OverSharers Anonymous

We all know a true oversharer. Often it’s the well meaning but bumbling Aunt who saddles up to you at a family BBQ for a merciless forty-five minute run down of her plantar fasciitis. It’s the Uber driver who, finally having another captive audience, subjects you to a recount of his latest online dating fiasco’s. It’s the coworker who wants to take you on a verbal journey of his lBS. Those are oversharers. But also, so am I.

Here’s the thing. Somehow, my generation is split right down the middle. There is the group that wants to share every little thing – every meal, every workout, every accomplishment (no matter the size) and then there is the group that mocks those sharers for thinking their daily habits are worth a split second of their time. The second group – should we call them the non-sharers? – plays it close to the vest, often priding themselves on their ability to remain relatively private. There is absolutely nothing wrong with either. That being said, I’m clearly camp one. I share. I love it. The simple act of updating those around me on my daily wins, losses, struggles and triumphs brings me joy. Total joy. I am a true millennial in that sense. That being said, I think it’s important to note that my favorite aspect of sharing the ‘stuff’ isn’t always the good stuff. Sure, I take a sick amount of pride in showing off a successful home cooked meal, or a bountiful garden I worked on in the hot sun. I love it. I love those likes. But that’s not the aspect of social media that gets my heart thumping. I love sharing the journey. I have no secrets. When I’m hurt, and I learn from that hurt, I share what I learned. When I’m wrong, when I’m overwhelmed, when I’m struggling to juggle or simply flat out failing…I want to share it because nine times out of ten, someone can relate. Nine times out of ten, someone can learn from my shared mistakes or laugh with me at my stories of ungracefully navigating these mid twenties. Because we’re all afraid, aren’t we? We’re all wondering if we’re doing ‘it’ right. We’re all having those inner wtf moments, and those outer omg moments and those snap shots right there is the ‘stuff’. The stuff I live for, the stuff that builds us, the stuff that I want to always share. Because I know how easy it is to think that life is just so – a collection of those lightened, filtered, cropped moments – and those moments are true. They’re wonderful. They’re real. Unless you’re Bow Wow, I guess. But they aren’t the whole story. They aren’t the journey. Behind one photo of two lovers is an incredibly intricate interpersonal relationship that has had highs, lows, and everything in between. Behind a photo of a new car or a luxurious family Christmas is endless sacrifice, plane flights, long hours, and expectations. You see, I believe that on social media the good really is that good. I do. I just think that we do ourselves and in turn, our social media ‘followers’ a disservice when we act like that is all there is to the story.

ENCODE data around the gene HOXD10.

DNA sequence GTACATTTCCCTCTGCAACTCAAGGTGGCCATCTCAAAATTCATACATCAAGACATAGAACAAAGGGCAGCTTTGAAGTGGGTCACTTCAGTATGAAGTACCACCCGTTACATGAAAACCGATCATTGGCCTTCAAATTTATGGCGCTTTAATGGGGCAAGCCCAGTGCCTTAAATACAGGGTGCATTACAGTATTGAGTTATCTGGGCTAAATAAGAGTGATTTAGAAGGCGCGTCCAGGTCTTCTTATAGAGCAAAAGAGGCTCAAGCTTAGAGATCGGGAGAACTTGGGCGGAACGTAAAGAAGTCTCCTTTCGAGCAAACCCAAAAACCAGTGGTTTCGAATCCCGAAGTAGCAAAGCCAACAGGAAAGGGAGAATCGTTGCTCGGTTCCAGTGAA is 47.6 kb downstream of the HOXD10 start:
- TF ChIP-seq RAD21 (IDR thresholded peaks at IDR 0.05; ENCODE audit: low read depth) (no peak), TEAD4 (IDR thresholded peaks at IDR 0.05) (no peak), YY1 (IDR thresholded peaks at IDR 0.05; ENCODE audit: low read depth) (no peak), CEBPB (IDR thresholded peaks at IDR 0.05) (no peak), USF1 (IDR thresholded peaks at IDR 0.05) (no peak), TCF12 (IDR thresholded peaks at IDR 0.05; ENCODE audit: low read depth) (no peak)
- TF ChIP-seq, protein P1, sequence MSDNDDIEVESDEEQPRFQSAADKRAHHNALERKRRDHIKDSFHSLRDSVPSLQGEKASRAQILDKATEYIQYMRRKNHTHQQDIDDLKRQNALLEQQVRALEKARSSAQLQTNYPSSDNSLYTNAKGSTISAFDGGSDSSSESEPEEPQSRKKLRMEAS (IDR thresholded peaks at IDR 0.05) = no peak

So within the last seven or eight months, my own little slice of social media has turned a corner. I am exposing myself in ways I never have before (and thankfully I do not mean naked). I am open, I am sharing the real, raw, heartbreaking stuff, the good, fun, light hearted stuff and everything in between because that’s what I want to see when I scroll through my endless feed of perfectly styled outfits and overflowing cheese boards. The real life stuff. That’s the moments. I wasn’t always this open, and I by no means think I am doing anything groundbreaking when I take the time to word vomit a caption – a story, really – explaining the significance of a shot I post. The response to it however, has been awe-inspiring-ly awesome.

So how did I get so damn open? It’s not like I have zero pride, or zero vanity. In fact, a few years ago I would’ve thrived off of the comments that my life looked picture perfect. I believe you have to be at a certain phase in your life when you feel ready enough, solid enough, to be so vulnerable. I’m not quite sure when I crossed that threshold, but I do know what the inspiring moment was for me. People had begun to reach out to me via Instagram, sending me messages of praise and compliments. One in particular caught my eye. It was from a girl I’d known in high school. She told me how perfect my life was, and how she wasn’t surprised that my life had turned out so wonderfully. There was something about the way she said it, it stuck with me. Perfect? Perfect hasn’t ever even been the goal. Good. Well-lived. Fun. Joy-filled. Healthy. Successful. Strong. Those are the goals. I wanted to write back and tell her that I was glad she appreciated the good, but that with everything else in life, there was balance – there was bad, and messy, and funny, and mistakes, and everything else. Suddenly I realized that I had painted myself as this person who had it all together – and that it came with zero cost, zero challenges, and zero hard earned lessons. What a total and complete crock of bull! That wasn’t the case, in the slightest. I have and have always had an incredible life, and for that I am forever grateful. But, perfect? I have struggled, I have fallen on my face, I have wondered if I’m doing any of it right – and last I checked no one is handing out any badges of honor for stumbling through life without sharing what we’ve learned, what we’ve gone through, or even what we can laugh about together. So, I made it a priority to share. To use my voice, my love of the written language, and my iPhone to document the moments that make life…well, life. The good, the bad, the ugly, the beautiful, the perfectly imperfect. So shit, does that make me an oversharer? Probably. You’re welcome.


PS. I don’t have any plantar fasciitis that I know of.